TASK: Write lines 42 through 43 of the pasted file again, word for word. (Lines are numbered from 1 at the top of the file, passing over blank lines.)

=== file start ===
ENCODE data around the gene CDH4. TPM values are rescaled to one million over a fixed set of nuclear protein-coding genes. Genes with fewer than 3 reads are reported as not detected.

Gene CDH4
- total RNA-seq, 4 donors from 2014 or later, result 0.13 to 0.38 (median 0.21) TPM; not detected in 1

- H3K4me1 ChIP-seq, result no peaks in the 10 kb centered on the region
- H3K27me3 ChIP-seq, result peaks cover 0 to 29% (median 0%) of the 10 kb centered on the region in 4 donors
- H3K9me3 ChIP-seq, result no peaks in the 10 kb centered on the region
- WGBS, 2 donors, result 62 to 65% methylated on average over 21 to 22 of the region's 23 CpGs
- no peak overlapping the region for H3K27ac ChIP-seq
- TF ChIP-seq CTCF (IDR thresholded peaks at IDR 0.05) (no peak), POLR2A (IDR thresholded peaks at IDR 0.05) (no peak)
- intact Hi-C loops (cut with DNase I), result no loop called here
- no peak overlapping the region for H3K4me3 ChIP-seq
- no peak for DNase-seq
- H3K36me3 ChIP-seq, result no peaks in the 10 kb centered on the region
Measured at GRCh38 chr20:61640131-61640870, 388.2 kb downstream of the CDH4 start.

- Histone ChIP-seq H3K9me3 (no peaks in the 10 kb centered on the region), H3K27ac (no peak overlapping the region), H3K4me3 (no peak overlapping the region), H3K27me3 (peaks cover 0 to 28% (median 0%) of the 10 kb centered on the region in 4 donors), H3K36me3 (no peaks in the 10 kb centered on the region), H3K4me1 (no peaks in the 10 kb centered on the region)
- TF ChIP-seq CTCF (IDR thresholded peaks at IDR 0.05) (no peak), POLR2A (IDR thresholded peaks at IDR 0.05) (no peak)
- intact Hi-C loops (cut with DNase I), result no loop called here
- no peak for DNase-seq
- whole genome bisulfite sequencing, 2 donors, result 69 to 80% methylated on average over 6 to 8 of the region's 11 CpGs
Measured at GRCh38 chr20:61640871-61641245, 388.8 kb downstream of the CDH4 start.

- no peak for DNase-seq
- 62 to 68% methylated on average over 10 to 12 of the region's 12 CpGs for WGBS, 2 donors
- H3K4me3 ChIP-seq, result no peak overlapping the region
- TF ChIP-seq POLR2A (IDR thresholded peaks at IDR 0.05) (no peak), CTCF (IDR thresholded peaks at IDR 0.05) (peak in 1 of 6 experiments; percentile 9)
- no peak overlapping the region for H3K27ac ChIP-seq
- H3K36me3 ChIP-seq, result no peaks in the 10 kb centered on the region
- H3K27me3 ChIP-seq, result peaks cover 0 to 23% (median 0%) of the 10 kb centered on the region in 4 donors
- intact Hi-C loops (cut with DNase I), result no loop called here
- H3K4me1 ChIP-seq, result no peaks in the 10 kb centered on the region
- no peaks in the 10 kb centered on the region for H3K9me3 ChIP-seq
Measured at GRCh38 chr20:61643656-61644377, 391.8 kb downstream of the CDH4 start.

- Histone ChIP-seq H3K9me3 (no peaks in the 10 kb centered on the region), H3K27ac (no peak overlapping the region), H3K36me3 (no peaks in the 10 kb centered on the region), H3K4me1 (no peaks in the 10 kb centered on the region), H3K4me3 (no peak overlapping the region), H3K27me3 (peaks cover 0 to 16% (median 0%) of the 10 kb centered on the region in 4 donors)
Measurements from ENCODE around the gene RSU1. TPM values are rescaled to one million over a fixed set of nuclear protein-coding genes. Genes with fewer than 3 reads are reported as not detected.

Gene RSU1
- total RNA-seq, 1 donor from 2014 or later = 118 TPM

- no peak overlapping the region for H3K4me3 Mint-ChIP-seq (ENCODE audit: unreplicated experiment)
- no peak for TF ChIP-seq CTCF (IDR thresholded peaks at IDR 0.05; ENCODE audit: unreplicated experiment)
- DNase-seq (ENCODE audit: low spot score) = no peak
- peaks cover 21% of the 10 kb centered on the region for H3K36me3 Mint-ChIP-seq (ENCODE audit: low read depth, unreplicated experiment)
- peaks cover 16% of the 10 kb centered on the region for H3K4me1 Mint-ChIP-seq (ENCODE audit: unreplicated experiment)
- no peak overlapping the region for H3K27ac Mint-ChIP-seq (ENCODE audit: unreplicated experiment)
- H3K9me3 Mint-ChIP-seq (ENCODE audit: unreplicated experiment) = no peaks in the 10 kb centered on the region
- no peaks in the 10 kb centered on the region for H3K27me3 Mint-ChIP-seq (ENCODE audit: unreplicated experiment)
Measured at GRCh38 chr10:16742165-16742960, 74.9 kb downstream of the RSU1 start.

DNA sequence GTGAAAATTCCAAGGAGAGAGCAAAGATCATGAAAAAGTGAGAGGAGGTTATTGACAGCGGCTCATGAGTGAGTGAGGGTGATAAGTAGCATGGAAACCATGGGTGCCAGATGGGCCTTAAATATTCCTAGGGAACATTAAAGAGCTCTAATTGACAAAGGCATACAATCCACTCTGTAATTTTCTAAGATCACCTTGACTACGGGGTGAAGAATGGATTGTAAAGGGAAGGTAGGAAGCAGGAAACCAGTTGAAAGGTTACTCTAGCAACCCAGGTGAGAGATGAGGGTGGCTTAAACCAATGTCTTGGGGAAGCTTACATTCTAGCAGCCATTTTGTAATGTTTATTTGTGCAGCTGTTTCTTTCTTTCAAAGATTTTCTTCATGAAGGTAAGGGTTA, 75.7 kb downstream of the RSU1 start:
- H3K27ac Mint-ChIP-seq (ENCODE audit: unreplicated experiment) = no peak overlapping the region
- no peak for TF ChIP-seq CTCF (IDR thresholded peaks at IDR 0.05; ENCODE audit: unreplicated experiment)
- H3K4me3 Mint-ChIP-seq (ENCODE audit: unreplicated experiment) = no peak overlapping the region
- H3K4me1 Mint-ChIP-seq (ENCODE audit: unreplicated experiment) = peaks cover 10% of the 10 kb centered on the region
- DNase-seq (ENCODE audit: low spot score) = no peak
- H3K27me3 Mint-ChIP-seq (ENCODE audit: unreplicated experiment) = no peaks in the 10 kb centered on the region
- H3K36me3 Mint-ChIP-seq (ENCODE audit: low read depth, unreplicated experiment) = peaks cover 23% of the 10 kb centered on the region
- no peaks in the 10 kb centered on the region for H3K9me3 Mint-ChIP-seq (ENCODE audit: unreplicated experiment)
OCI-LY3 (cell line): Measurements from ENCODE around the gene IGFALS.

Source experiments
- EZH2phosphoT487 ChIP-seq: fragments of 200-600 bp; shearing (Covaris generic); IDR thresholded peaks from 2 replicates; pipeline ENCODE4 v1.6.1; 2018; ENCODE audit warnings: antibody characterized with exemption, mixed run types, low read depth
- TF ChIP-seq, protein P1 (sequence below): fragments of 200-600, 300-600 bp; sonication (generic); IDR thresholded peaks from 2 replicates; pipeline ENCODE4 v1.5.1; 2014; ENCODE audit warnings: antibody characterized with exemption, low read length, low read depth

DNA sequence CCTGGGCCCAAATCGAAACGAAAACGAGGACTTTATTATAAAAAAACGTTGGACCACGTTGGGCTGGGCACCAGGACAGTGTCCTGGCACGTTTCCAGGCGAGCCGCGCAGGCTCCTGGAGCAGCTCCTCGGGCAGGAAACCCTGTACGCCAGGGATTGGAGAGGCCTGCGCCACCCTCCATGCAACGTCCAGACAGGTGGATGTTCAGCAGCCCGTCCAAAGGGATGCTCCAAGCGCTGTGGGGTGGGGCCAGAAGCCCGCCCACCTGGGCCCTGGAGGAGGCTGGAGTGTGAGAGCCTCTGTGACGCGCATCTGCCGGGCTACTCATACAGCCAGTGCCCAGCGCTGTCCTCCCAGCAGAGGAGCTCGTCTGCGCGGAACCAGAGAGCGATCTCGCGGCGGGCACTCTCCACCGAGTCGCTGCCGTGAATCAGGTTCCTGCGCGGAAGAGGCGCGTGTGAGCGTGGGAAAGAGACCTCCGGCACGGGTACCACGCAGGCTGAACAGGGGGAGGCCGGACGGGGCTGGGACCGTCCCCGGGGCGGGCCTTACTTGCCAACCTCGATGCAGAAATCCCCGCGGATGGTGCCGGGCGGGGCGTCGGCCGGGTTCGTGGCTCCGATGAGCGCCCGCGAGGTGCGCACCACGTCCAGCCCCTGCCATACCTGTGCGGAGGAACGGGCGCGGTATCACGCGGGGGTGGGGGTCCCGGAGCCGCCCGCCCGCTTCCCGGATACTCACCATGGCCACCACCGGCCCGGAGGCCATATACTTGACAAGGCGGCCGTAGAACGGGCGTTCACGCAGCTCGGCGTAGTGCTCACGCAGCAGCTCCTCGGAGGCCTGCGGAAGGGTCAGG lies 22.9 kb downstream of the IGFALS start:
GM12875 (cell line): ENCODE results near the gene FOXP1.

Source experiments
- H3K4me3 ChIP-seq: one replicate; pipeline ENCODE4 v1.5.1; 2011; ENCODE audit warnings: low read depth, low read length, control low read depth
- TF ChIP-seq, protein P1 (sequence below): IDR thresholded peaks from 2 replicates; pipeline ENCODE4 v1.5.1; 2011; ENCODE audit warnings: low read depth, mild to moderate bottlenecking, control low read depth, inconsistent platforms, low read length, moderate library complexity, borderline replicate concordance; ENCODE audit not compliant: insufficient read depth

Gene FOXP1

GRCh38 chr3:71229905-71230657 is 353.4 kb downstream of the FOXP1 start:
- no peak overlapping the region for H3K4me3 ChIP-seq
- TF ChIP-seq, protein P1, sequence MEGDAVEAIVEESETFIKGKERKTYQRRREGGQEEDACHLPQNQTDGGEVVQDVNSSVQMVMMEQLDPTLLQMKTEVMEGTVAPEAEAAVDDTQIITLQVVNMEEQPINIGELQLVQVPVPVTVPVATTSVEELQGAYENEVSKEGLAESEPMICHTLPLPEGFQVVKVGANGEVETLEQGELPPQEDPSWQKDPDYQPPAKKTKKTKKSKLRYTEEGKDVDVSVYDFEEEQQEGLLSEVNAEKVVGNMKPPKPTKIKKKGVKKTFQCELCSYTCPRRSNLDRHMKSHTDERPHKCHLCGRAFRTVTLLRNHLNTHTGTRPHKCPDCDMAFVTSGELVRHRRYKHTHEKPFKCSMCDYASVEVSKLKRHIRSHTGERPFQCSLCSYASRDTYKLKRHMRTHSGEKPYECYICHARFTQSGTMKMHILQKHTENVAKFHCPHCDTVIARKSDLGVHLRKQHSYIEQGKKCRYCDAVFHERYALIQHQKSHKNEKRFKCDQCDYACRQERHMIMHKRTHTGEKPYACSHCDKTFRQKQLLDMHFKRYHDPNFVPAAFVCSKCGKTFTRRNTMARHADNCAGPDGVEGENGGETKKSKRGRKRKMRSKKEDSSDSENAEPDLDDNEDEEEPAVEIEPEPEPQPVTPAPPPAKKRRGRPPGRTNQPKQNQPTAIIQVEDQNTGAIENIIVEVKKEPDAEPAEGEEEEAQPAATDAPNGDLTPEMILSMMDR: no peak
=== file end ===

- H3K9me3 Mint-ChIP-seq (ENCODE audit: unreplicated experiment) = no peaks in the 10 kb centered on the region
- no peaks in the 10 kb centered on the region for H3K27me3 Mint-ChIP-seq (ENCODE audit: unreplicated experiment)